The Board of Commissioners unanimously backed moving forward with various grants to secure funding that will help ready the proposed eastern Lincoln County site for Denver Global Products during its Monday night meeting.
As the Times-News previously reported, a combination of public and private funding will go toward water and sewer infrastructure improvements for the company, acquired by China-based RATO as a subsidiary last year. Of the $855,050 targeted for public improvements, County Manager George Wood said roughly $814,000 could be funded by the grants. Private improvements are expected to total $92,500.
Part of the county’s incentive package to lure the company here included a waiver of water and sewer capacity development fees.
The county will also chip in an additional $4,625 in local incentives to add to those previously approved.
Denver Global plans to begin construction by the end of July on its industrial campus, to be located on a 109-acre site off N.C. 16 near Airlie Business Park in Denver. The 400,000-square-foot facility will house the company’s manufacturing, distribution and research and development operations.
The company will be obligated to invest more than $30 million for the construction of the facility, while also creating at least 350 new jobs over the next two years, with that number ultimately expected to reach almost 600.
During a public hearing on the project, Denver resident Glen Craig called it a “homerun” for Lincoln County, but he also expressed some concern regarding what sort of impact it may have on nearby residents.
Craig, who lives in one of about 85 homes in a neighborhood adjacent to the proposed site, asked county officials whether the public would be able to participate in any way as development on the project moves forward.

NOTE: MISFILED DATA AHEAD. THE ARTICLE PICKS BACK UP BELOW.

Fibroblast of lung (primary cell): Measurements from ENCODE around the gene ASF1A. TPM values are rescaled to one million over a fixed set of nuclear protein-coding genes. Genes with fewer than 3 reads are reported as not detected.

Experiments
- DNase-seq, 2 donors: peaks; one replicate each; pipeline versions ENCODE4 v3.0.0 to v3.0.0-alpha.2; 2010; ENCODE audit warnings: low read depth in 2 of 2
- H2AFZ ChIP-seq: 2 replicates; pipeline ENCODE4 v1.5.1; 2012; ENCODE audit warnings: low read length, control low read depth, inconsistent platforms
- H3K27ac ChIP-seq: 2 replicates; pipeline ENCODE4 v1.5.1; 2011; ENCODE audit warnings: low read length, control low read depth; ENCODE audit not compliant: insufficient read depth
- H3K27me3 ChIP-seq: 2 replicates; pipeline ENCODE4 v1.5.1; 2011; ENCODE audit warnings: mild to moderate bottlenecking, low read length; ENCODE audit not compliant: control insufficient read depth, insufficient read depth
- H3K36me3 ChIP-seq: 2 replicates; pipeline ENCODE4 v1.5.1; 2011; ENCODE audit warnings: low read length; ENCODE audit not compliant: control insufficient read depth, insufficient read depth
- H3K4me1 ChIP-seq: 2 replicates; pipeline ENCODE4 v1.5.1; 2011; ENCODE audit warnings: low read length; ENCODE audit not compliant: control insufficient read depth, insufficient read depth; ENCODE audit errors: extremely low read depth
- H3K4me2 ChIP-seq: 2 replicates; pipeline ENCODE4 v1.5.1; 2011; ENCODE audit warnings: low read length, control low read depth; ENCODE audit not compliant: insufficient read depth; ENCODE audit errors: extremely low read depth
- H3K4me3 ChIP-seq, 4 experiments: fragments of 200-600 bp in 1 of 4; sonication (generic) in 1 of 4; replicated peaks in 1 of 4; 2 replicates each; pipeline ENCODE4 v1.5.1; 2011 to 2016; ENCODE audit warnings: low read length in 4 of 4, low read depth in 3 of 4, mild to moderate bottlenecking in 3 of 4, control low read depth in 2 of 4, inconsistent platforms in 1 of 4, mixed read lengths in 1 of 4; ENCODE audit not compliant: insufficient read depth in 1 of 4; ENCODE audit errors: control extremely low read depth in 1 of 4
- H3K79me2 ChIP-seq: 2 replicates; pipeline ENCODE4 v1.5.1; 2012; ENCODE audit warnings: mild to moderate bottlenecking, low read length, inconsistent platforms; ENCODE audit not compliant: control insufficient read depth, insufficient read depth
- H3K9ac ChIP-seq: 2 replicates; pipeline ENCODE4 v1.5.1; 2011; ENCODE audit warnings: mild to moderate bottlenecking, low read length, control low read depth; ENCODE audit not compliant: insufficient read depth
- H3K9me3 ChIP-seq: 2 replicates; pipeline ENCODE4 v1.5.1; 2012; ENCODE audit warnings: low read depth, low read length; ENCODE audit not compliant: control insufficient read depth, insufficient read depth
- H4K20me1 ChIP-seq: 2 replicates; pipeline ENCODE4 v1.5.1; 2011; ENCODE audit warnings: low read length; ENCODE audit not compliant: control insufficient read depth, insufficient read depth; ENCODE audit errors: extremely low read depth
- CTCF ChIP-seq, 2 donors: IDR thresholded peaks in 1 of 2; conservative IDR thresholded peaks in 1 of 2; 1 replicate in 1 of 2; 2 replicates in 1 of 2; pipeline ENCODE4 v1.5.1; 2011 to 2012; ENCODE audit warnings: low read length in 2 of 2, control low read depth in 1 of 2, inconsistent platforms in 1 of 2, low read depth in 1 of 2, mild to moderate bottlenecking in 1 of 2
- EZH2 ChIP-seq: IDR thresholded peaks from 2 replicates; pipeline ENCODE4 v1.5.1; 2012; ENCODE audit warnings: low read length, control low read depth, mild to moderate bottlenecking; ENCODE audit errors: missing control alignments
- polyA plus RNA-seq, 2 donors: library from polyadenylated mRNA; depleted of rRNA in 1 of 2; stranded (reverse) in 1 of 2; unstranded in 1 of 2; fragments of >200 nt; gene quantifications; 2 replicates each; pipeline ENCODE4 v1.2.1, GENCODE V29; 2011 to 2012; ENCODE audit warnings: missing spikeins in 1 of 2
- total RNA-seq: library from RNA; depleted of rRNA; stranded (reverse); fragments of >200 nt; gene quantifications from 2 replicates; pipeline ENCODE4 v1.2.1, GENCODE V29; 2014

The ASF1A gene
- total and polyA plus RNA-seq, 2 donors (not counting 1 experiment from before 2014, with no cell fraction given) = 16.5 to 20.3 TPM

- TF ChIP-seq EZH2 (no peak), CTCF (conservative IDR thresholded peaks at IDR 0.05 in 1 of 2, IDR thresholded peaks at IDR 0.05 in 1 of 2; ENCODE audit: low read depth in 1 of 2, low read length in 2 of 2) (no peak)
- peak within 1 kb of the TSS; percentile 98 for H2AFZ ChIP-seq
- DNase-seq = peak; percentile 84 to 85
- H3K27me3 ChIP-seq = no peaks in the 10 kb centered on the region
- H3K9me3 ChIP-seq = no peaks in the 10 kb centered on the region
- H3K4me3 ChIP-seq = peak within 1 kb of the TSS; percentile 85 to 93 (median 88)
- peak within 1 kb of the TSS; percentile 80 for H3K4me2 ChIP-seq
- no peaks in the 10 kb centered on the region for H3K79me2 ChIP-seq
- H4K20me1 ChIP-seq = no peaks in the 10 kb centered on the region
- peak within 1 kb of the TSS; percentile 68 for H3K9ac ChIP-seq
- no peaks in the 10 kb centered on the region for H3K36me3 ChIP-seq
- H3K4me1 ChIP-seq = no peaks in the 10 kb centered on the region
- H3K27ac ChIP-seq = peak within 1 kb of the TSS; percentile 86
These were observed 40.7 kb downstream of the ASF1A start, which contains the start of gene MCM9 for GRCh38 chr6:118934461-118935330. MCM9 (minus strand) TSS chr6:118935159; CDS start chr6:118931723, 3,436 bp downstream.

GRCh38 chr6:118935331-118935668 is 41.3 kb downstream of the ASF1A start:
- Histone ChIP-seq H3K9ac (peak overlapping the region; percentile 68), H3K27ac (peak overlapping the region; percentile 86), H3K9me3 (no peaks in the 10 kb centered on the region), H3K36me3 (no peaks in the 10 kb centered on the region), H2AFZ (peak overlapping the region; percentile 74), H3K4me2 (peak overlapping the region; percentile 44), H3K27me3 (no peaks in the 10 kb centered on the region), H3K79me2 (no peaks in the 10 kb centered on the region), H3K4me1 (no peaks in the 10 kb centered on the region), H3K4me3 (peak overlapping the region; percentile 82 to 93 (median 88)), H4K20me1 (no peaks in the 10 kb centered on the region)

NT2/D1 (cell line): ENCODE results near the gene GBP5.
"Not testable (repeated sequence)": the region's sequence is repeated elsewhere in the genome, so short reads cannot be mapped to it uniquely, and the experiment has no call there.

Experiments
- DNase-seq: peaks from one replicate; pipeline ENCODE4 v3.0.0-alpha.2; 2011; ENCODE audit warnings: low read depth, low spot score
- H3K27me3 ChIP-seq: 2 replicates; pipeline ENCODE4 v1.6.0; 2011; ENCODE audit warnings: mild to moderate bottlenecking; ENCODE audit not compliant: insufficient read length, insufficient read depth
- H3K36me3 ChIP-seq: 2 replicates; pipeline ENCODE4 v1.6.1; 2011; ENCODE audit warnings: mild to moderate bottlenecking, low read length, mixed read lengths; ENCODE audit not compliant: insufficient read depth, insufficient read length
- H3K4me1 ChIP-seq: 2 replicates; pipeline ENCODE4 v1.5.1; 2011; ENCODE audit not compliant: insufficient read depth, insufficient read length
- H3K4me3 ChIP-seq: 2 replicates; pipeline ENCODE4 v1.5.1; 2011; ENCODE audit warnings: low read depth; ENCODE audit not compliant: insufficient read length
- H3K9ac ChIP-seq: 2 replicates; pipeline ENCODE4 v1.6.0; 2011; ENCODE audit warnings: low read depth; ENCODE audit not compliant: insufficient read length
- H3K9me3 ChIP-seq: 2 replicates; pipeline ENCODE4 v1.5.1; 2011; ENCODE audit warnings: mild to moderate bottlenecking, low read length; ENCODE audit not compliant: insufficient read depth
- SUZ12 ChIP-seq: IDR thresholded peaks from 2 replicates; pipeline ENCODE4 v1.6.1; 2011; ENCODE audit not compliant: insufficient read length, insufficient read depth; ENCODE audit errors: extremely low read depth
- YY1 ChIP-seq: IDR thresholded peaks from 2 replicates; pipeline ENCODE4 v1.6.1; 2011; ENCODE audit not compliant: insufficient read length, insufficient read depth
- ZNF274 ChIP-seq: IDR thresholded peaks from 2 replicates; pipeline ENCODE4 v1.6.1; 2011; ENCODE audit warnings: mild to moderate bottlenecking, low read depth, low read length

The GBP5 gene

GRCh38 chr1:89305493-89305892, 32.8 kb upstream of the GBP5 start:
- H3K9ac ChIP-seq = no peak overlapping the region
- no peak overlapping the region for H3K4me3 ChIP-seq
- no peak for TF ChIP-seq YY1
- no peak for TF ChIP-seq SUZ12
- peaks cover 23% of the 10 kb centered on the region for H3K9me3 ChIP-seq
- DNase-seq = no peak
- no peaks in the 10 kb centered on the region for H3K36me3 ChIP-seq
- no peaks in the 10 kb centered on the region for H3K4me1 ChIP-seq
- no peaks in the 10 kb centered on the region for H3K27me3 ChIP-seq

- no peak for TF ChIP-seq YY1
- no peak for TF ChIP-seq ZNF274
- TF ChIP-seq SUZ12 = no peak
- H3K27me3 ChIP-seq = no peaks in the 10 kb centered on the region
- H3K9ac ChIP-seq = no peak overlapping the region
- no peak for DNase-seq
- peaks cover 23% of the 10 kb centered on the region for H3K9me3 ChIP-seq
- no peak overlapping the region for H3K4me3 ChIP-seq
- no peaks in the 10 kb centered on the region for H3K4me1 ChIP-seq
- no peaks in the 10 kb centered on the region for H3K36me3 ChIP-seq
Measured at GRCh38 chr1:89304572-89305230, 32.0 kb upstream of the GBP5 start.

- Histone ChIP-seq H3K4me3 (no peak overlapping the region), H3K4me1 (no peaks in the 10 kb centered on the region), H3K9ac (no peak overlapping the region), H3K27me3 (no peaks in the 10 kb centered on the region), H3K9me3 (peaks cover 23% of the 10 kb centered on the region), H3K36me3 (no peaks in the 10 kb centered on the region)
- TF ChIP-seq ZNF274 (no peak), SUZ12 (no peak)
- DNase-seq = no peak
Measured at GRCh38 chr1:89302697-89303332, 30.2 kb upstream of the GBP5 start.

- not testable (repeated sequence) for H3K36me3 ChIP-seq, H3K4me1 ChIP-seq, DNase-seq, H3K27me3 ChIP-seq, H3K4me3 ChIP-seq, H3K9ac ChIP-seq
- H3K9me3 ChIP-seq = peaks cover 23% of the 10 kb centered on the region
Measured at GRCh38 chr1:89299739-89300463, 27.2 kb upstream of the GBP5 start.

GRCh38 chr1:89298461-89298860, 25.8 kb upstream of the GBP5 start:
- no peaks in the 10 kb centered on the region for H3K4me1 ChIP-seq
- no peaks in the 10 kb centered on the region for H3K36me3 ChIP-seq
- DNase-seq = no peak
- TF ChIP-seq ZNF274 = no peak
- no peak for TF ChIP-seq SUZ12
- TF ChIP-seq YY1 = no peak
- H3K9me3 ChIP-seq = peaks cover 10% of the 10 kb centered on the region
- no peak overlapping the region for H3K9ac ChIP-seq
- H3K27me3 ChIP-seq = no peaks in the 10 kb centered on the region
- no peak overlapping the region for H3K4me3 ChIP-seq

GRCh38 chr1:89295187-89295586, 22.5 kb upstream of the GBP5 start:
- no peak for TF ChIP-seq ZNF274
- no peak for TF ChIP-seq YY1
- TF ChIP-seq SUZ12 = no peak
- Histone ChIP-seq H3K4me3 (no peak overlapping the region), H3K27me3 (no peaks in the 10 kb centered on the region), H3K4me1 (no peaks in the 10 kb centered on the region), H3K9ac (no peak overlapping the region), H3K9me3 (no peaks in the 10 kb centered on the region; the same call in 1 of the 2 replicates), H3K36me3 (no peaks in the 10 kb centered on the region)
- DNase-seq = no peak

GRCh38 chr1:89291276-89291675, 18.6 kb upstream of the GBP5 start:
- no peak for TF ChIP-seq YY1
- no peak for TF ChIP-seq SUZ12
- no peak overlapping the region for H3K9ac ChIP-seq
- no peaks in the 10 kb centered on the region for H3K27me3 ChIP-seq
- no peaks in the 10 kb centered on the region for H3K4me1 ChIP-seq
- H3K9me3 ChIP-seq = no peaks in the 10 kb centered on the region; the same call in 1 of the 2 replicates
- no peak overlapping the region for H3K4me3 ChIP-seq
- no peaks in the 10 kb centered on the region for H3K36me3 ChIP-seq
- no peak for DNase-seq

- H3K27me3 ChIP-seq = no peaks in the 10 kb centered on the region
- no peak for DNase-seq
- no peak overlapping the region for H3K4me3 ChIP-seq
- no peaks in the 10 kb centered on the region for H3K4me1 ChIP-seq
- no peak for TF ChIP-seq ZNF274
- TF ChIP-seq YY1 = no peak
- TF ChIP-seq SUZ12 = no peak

Assistant County Manager Martha Lide noted that a traffic study will be conducted, while Interim Planning Director Andrew Bryant said that buffer zones will be required, though they will be applied through an internal process.
Nonetheless, a public hearing regarding a rezoning request related to the project will be conducted at the Board of Commission’s May 6 meeting.
In other Board of Commission action at Monday’s meeting:
A public hearing concerning the Community Development Block Grant for the renovation of the historic Oaklawn building was conducted, during which Ola Mae Foster, president of the county’s Coalition of Churches, asked commissioners to reconsider a previous decision and include the organization in the school renovation project.
Commissioners unanimously approved a contract with Midstate Contractors in the amount of $63,635 for the renovation of the Jonas Library’s parking lot.
Commissioners unanimously signed off on moving forward with the purchase process of a 2014 Volvo roll-off hoist and tarp vehicle for Lincoln County Solid Waste, costing roughly $150,249.
Commissioners unanimously approved a contract in the amount of $104,350 for the design, bidding and construction management of the East Lincoln Rescue Park. As the Times-News previously reported, the project is to be partially funded by a $352,432 North Carolina Parks and Recreation Trust Fund matching grant, which was received in October. The Denver Lake Norman Rotary Club Foundation will be providing the dollar-for-dollar match for the grant, with the county overseeing the bidding for the construction, as aligned with purchase guidelines.